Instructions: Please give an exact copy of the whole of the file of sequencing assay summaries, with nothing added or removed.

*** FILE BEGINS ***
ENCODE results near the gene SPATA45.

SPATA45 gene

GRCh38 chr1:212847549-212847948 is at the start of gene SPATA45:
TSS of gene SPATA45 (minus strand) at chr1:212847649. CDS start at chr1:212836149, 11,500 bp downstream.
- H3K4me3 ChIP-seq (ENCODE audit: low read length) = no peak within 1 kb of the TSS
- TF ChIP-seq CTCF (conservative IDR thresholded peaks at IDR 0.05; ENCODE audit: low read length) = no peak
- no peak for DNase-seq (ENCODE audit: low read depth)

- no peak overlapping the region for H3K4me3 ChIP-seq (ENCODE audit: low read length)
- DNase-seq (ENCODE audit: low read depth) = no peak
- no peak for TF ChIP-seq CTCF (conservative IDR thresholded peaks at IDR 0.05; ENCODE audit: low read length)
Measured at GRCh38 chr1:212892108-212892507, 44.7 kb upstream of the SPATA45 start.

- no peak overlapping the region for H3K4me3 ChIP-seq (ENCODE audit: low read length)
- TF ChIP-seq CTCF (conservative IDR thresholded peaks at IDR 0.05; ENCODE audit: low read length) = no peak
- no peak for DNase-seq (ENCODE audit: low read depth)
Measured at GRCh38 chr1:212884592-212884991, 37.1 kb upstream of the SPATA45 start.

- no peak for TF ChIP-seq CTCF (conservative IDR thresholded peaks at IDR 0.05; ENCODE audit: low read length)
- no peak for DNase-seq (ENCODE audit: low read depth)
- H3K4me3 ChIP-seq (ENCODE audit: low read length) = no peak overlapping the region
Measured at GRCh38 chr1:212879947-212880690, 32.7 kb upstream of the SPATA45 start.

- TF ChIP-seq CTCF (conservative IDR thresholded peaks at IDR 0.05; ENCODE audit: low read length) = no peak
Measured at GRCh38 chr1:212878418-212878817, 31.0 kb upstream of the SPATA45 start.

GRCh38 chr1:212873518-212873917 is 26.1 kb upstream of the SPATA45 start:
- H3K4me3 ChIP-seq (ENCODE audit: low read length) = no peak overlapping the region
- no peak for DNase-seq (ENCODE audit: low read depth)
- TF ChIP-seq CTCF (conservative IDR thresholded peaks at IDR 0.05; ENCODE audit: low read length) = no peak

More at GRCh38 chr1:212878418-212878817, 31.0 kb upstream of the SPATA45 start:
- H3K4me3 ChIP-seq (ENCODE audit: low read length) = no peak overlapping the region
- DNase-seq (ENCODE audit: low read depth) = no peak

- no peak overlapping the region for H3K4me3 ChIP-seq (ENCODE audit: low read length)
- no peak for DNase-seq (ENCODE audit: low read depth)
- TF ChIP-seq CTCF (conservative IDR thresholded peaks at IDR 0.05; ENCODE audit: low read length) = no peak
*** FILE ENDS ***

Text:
ENCODE results near the gene SPATA45.

SPATA45 gene

GRCh38 chr1:212847549-212847948 is at the start of gene SPATA45:
TSS of gene SPATA45 (minus strand) at chr1:212847649. CDS start at chr1:212836149, 11,500 bp downstream.
- H3K4me3 ChIP-seq (ENCODE audit: low read length) = no peak within 1 kb of the TSS
- TF ChIP-seq CTCF (conservative IDR thresholded peaks at IDR 0.05; ENCODE audit: low read length) = no peak
- no peak for DNase-seq (ENCODE audit: low read depth)

- no peak overlapping the region for H3K4me3 ChIP-seq (ENCODE audit: low read length)
- DNase-seq (ENCODE audit: low read depth) = no peak
- no peak for TF ChIP-seq CTCF (conservative IDR thresholded peaks at IDR 0.05; ENCODE audit: low read length)
Measured at GRCh38 chr1:212892108-212892507, 44.7 kb upstream of the SPATA45 start.

- no peak overlapping the region for H3K4me3 ChIP-seq (ENCODE audit: low read length)
- TF ChIP-seq CTCF (conservative IDR thresholded peaks at IDR 0.05; ENCODE audit: low read length) = no peak
- no peak for DNase-seq (ENCODE audit: low read depth)
Measured at GRCh38 chr1:212884592-212884991, 37.1 kb upstream of the SPATA45 start.

- no peak for TF ChIP-seq CTCF (conservative IDR thresholded peaks at IDR 0.05; ENCODE audit: low read length)
- no peak for DNase-seq (ENCODE audit: low read depth)
- H3K4me3 ChIP-seq (ENCODE audit: low read length) = no peak overlapping the region
Measured at GRCh38 chr1:212879947-212880690, 32.7 kb upstream of the SPATA45 start.

- TF ChIP-seq CTCF (conservative IDR thresholded peaks at IDR 0.05; ENCODE audit: low read length) = no peak
Measured at GRCh38 chr1:212878418-212878817, 31.0 kb upstream of the SPATA45 start.

GRCh38 chr1:212873518-212873917 is 26.1 kb upstream of the SPATA45 start:
- H3K4me3 ChIP-seq (ENCODE audit: low read length) = no peak overlapping the region
- no peak for DNase-seq (ENCODE audit: low read depth)
- TF ChIP-seq CTCF (conservative IDR thresholded peaks at IDR 0.05; ENCODE audit: low read length) = no peak

More at GRCh38 chr1:212878418-212878817, 31.0 kb upstream of the SPATA45 start:
- H3K4me3 ChIP-seq (ENCODE audit: low read length) = no peak overlapping the region
- DNase-seq (ENCODE audit: low read depth) = no peak

- no peak overlapping the region for H3K4me3 ChIP-seq (ENCODE audit: low read length)
- no peak for DNase-seq (ENCODE audit: low read depth)
- TF ChIP-seq CTCF (conservative IDR thresholded peaks at IDR 0.05; ENCODE audit: low read length) = no peak